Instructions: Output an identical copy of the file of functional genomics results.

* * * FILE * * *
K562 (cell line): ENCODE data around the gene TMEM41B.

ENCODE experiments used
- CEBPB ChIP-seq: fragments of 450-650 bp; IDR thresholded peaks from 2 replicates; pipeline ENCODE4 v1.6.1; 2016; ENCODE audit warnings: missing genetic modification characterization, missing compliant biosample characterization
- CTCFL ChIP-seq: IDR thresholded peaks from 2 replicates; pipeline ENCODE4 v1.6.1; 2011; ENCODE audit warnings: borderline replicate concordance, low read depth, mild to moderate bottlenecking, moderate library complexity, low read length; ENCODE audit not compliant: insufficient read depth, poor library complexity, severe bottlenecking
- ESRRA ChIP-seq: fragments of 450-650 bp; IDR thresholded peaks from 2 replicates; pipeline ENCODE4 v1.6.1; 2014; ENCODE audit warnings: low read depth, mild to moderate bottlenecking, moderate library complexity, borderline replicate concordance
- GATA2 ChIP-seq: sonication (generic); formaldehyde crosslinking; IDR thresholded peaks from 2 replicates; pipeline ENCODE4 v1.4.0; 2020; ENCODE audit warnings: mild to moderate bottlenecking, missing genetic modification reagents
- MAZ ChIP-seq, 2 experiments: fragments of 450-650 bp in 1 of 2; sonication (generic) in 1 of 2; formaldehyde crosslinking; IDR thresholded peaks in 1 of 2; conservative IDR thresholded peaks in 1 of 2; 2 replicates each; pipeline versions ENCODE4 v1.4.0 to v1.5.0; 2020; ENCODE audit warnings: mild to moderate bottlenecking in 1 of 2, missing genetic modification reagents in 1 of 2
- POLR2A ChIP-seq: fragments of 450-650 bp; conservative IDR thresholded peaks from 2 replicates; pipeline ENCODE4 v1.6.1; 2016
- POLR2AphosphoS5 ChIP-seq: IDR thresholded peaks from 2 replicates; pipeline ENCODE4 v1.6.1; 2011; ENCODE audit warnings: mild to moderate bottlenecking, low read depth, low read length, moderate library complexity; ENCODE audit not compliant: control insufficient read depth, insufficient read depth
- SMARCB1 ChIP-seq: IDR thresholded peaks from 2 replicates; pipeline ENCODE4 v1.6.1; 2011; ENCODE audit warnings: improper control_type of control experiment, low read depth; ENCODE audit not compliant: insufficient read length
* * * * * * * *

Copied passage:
K562 (cell line): ENCODE data around the gene TMEM41B.

ENCODE experiments used
- CEBPB ChIP-seq: fragments of 450-650 bp; IDR thresholded peaks from 2 replicates; pipeline ENCODE4 v1.6.1; 2016; ENCODE audit warnings: missing genetic modification characterization, missing compliant biosample characterization
- CTCFL ChIP-seq: IDR thresholded peaks from 2 replicates; pipeline ENCODE4 v1.6.1; 2011; ENCODE audit warnings: borderline replicate concordance, low read depth, mild to moderate bottlenecking, moderate library complexity, low read length; ENCODE audit not compliant: insufficient read depth, poor library complexity, severe bottlenecking
- ESRRA ChIP-seq: fragments of 450-650 bp; IDR thresholded peaks from 2 replicates; pipeline ENCODE4 v1.6.1; 2014; ENCODE audit warnings: low read depth, mild to moderate bottlenecking, moderate library complexity, borderline replicate concordance
- GATA2 ChIP-seq: sonication (generic); formaldehyde crosslinking; IDR thresholded peaks from 2 replicates; pipeline ENCODE4 v1.4.0; 2020; ENCODE audit warnings: mild to moderate bottlenecking, missing genetic modification reagents
- MAZ ChIP-seq, 2 experiments: fragments of 450-650 bp in 1 of 2; sonication (generic) in 1 of 2; formaldehyde crosslinking; IDR thresholded peaks in 1 of 2; conservative IDR thresholded peaks in 1 of 2; 2 replicates each; pipeline versions ENCODE4 v1.4.0 to v1.5.0; 2020; ENCODE audit warnings: mild to moderate bottlenecking in 1 of 2, missing genetic modification reagents in 1 of 2
- POLR2A ChIP-seq: fragments of 450-650 bp; conservative IDR thresholded peaks from 2 replicates; pipeline ENCODE4 v1.6.1; 2016
- POLR2AphosphoS5 ChIP-seq: IDR thresholded peaks from 2 replicates; pipeline ENCODE4 v1.6.1; 2011; ENCODE audit warnings: mild to moderate bottlenecking, low read depth, low read length, moderate library complexity; ENCODE audit not compliant: control insufficient read depth, insufficient read depth
- SMARCB1 ChIP-seq: IDR thresholded peaks from 2 replicates; pipeline ENCODE4 v1.6.1; 2011; ENCODE audit warnings: improper control_type of control experiment, low read depth; ENCODE audit not compliant: insufficient read length